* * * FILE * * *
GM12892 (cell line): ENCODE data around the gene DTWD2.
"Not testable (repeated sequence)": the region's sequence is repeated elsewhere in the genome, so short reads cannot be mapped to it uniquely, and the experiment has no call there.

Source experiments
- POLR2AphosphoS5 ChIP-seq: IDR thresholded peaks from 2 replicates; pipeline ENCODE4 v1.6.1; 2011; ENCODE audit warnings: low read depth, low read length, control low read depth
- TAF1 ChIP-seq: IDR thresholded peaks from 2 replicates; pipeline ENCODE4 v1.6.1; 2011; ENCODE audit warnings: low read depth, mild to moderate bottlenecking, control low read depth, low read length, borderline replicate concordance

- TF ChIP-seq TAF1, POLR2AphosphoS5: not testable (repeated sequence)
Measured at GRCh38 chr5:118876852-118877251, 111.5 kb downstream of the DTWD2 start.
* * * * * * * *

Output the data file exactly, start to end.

GM12892 (cell line): ENCODE data around the gene DTWD2.
"Not testable (repeated sequence)": the region's sequence is repeated elsewhere in the genome, so short reads cannot be mapped to it uniquely, and the experiment has no call there.

Source experiments
- POLR2AphosphoS5 ChIP-seq: IDR thresholded peaks from 2 replicates; pipeline ENCODE4 v1.6.1; 2011; ENCODE audit warnings: low read depth, low read length, control low read depth
- TAF1 ChIP-seq: IDR thresholded peaks from 2 replicates; pipeline ENCODE4 v1.6.1; 2011; ENCODE audit warnings: low read depth, mild to moderate bottlenecking, control low read depth, low read length, borderline replicate concordance

- TF ChIP-seq TAF1, POLR2AphosphoS5: not testable (repeated sequence)
Measured at GRCh38 chr5:118876852-118877251, 111.5 kb downstream of the DTWD2 start.